Size: 34.3 MB
Town & Country USA – August 2016
English | 110 pages | True PDF | 34 MB
Town & Country, formerly the Home Journal and The National Press, is a monthly American lifestyle magazine. It is the oldest continually published general interest magazine in the United States.
It was founded by poet and essayist Nathaniel Parker Willis and New York Evening Mirror newspaper editor George Pope Morris, as The National Press in 1846. Eight months later, it was renamed The Home Journal. After 1901, the magazine title became "Town & Country" and it has retained that name ever since.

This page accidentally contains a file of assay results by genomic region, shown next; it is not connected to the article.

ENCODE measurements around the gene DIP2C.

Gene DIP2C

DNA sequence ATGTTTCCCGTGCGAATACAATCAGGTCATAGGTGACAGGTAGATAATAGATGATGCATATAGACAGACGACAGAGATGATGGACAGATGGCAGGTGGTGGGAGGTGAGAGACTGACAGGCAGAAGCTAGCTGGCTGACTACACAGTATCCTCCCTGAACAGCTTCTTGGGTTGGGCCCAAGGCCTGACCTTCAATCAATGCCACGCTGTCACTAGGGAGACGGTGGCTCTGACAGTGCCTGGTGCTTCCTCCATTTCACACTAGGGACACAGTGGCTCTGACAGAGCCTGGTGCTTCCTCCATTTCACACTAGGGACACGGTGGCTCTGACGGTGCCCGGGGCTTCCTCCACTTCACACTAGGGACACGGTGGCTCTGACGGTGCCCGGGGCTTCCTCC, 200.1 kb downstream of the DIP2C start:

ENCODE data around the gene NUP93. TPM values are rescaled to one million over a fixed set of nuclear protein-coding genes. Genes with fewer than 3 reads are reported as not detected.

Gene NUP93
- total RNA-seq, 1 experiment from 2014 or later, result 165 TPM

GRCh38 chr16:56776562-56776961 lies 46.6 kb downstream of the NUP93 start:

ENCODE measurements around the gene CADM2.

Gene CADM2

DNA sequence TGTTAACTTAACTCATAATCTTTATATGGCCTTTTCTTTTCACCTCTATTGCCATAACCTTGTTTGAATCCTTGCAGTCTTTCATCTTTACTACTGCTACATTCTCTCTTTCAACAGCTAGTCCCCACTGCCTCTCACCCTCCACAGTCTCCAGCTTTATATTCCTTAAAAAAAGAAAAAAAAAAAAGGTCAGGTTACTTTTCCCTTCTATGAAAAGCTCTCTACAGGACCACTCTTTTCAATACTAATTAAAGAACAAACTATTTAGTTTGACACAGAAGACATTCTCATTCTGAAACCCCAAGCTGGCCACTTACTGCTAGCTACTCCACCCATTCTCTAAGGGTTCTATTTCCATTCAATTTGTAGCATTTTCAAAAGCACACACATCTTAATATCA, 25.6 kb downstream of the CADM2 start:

Throughout most of the 19th century, this weekly magazine featured poetry, essays, and fiction. As more influential people began reading it, the magazine began to include society news and gossip in its pages. After 1901, the magazine continued to chronicle the social events and leisure activities of the North American landed aristocracy such as debutante or cotillion balls, and also reported on the subsequent "advantageous marriages" that came from people meeting at such social engagements.
The magazine's earlier readership initially consisted of members of the Establishment. This includes older wealthy families of New York, Boston Brahmins or those people in other parts of the United States whose surnames may have appeared in the Social Register.
Willis owned and edited the magazine from 1846 until his death in 1867.
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